Being John Malkovich (1999)
I think I’ll simply surmise the emphasis of this review in one opening sentence: The most refreshingly and exhilarating original movie in years. MTV music video chief royale Spike Jonze directs a modern day fable that is a hallucinatory trip through the looking glass and into man’s thirst for celebrity. While Malkovich is stuffed with enough brilliant gags to kill the Austin Powers franchise, it is also a deeply articulate and insightful piece about the longing for love and fame. The movie is often thought-provoking while side-splitingly hilarious.
I will not spill one lick of Charlie Kaufman’s plot to ensure the viewing audience the pleasure of astute surprise, and there is plenty. Malkovich is the first film in a long time to have just as many unexpected twists and turns in the final 30 minutes as it does in the first 30 minutes. The acting is wonderful consisting of John Cusack’s greasy puppeteer loser, to Cameron Diaz’s frumpy animal loving wife, to Catherine Keener’s man-eating ice queen, to even a wonderful inspired parody of John Malkovich as himself playing himself.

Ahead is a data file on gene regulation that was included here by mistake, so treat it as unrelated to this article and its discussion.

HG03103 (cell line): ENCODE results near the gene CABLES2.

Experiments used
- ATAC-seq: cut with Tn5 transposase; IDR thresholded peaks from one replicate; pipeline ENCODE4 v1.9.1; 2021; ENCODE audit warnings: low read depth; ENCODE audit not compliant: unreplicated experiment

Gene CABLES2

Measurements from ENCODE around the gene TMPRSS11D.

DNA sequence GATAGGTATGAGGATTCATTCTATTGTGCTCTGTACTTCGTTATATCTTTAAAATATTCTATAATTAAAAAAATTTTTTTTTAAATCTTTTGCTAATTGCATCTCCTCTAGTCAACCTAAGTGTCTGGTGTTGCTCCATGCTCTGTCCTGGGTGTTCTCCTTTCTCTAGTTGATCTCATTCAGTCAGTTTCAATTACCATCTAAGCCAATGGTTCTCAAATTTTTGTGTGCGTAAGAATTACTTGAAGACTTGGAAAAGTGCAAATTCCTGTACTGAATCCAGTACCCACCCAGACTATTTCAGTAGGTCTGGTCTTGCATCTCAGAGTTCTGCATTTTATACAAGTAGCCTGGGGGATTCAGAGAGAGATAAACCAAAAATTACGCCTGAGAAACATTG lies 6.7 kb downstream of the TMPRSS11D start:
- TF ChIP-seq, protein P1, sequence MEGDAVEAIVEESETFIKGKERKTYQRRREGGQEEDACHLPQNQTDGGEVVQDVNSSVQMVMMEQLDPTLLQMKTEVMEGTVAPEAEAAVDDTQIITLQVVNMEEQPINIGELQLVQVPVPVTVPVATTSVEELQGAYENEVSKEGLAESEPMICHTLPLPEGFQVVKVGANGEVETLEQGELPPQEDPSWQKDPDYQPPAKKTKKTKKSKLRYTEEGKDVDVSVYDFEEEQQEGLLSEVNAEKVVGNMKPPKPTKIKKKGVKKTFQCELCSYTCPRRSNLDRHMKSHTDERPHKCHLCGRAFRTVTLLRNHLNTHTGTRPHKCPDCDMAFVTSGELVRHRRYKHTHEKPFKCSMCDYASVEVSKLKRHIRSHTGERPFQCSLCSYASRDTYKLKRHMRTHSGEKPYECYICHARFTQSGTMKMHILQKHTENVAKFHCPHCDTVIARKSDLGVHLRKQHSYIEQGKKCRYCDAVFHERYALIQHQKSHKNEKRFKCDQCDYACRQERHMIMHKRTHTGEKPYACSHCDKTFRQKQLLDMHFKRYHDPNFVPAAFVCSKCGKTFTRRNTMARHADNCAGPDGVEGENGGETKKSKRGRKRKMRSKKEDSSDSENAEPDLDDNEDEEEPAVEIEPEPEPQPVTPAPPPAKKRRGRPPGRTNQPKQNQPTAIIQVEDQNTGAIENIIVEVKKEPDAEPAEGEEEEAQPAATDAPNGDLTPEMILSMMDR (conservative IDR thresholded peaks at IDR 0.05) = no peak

Being John Malkovich isn’t afraid to tackle weighty subjects such as gender identity or the hunger to be somebody, but it never looks down upon the characters or the audience but instead treats each with nurturing respect. The movie is a breeze of fresh air in a field cluttered with too many formulaic fluff appealing to mass audiences and consumer goods. Malkovich is destined to become a cult classic and deservedly so. The flick is a spurt of creative madness bordering on genius that one wonders how it ever made it into release with today’s society and studio heads. God bless you Spike Jonze and you too Charlie Kaufman. Fare thee well.
Nate’s Grade: A
Posted on October 9, 1999, in 1999 Movies and tagged cameron diaz, catherine keener, charlie kaufman, comedy, drama, john cusack, john malkovich, oscars, quirky, satire, sci-fi, spike jonze. Bookmark the permalink. Leave a comment.